Lightning (Final Fantasy)

Final Fantasy character
Lightning CG.png
Lightning in Final Fantasy XIII
First appearanceFinal Fantasy XIII (2009)
Last appearanceMobius Final Fantasy (2015)
Created byMotomu Toriyama
Designed byTetsuya Nomura
Isamu Kamikokuryo (XIII-2)
Voiced byAli Hillis (English)[1]
Maaya Sakamoto (Japanese)[1]
Motion captureNaho Nakashima
Army of One, Legion of One, Zantetsuken

Claire Farron (colloquial: Lightning (ライトニング, Raitoningu)) is a fictional character from Square Enix's Final Fantasy series. She first appeared as a playable character and protagonist in the role-playing video game Final Fantasy XIII, in which she features as a resident of the artificial world of Cocoon. After her sister Serah is declared an enemy of Cocoon, Lightning attempts to save her. She and others are then chosen by the fal'Cie, a divided race of demigods who rule the worlds of Gran Pulse and Cocoon, to destroy Cocoon. Lightning reappears as a supporting character in Final Fantasy XIII-2, acting as protector of the Goddess Etro. She is the sole playable character in Lightning Returns: Final Fantasy XIII, wherein she sets out to save her world, which is destined to end in thirteen days. Outside the XIII series, Lightning has been featured in multiple Final Fantasy games and had cameo appearances in other video games.

Lightning was created by Motomu Toriyama, the director and scenario writer of XIII, and designed by Tetsuya Nomura, a regular character artist for the Final Fantasy series. Their idea was to create a strong female protagonist who was adept at combat and less feminine than previous Final Fantasy heroines. Aspects of her early design and personality were later altered, or transferred to other characters. After XIII, Lightning's design was revised several times to reflect her role and development in each game, particularly in Lightning Returns. Her name in Japanese, Éclair Farron (エクレール・ファロン, Ekurēru Faron), was originally a placeholder. Because of its similarity to the name of a pastry, her first name was changed to "Claire" in other countries.

Lightning has received mixed commentary from critics—much of it relating to her cold personality, which was compared to that of Final Fantasy VII's protagonist Cloud Strife. She was criticized for her relative absence in XIII-2. Her role in Lightning Returns met with mixed reception: some critics saw her as underdeveloped and unlikable, while others found her better developed and more human than in previous games. Lightning later appeared on lists, compiled by video game publications, of the best characters in the Final Fantasy series and in video games as a whole. She has been received favorably in polls of public opinion by Famitsu, Square Enix, and other organizations.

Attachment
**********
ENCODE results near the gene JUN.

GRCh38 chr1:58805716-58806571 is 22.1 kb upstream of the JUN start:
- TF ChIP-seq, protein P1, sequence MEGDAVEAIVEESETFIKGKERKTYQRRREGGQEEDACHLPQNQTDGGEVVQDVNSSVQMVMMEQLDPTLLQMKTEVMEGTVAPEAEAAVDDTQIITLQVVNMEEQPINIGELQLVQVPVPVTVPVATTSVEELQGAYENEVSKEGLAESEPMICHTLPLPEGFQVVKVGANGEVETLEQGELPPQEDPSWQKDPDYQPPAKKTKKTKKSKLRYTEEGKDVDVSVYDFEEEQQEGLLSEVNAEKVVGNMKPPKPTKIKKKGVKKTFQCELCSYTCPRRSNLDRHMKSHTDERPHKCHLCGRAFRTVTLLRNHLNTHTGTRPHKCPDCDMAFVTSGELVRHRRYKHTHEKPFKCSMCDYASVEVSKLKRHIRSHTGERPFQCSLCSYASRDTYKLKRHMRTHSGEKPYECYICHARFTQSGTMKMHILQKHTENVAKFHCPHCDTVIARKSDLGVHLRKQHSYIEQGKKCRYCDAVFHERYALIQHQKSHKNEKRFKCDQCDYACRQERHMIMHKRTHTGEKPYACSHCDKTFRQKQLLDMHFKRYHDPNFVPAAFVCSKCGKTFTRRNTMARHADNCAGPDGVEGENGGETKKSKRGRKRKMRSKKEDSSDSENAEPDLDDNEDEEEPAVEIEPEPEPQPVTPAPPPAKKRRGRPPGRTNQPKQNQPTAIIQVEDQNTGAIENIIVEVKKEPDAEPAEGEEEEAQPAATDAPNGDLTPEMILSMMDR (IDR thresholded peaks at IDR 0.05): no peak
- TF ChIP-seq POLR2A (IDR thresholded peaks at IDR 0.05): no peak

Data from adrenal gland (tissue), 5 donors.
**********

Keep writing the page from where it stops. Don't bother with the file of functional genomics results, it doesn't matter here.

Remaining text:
Character design

Motomu Toriyama was responsible for most of Lightning's character traits.

Lightning was created by Motomu Toriyama, the director of Final Fantasy XIII.[2][3] Her character design was by regular Final Fantasy artist Tetsuya Nomura, who had previously served as the character designer for Final Fantasy VIII and X. Nomura has said that multiple designs—including some by staff members other than himself—were considered for Lightning,[3] while Toriyama has claimed that Nomura's first draft "looked so cool and strong that there was no need for any retakes."[4] Because of the graphical capacities of Final Fantasy XIII's prospective platforms, Nomura was able to include far more detail in Lightning's design than in his previous character designs, such as her cape and facial features.[5] This necessitated far more effort on his part.[6] Commenting on an early form of her design, Nomura explained that she is essentially a "cool character", in that she is serious and unforgiving. However, he could not make the character too masculine for fear of losing player empathy.[3] Characteristics from earlier versions of the design included blond or silver hair and Asian-looking facial features. Her final art was made less Asian-looking than these early drafts and her hair color changed to pink, while Hope Estheim was given silver hair.[3][7] Lightning's final hair color and hairstyle were intended to reflect her femininity, and to counterbalance her athletic body.[3] Creating her promotional CG render was fairly easy due to the number of details available concerning her.[8]

Lightning's real name is Claire Farron in English and Éclair Farron (エクレール・ファロン, Ekurēru Faron) in Japanese. During the early stages of production, Lightning's real name was Averia: "Eclair" was used to keep this name secret, but it was eventually chosen as her official name.[9] Her English name, Claire, was chosen because the name "Eclair" is closely associated with a type of pastry.[10] The name "Lightning" was not chosen by Nomura but by other members of the development team: Nomura had wanted to abandon the tradition of naming Final Fantasy protagonists after weather events, and was surprised by the choice.[3] Several models of Lightning's house were constructed for XIII but were removed due to space issues.[11] Her weapon in XIII, the Blazefire Saber (known as Blaze Edge (ブレイズエッジ, Bureizu Ejji) in the Japanese version) was designed to mirror the ability of the game's summoned monsters, the Eidolons, to transform into animal-, human- and vehicle-like shapes.[12] The game's version of Odin, Lightning's Eidolon and a recurring summoned monster in the Final Fantasy series, was intended to present Lightning as a knight on horseback. He was written as a father figure for Lightning.[13] In later games in the XIII series, Odin was developed into a friend to whom Lightning could show her deeper feelings.[14] Daisuke Watanabe, while writing the script for XIII, paid particular attention to fleshing out Lightning's non-romantic relationship with Snow Villiers and to showing her development as a person while protecting Hope.[15]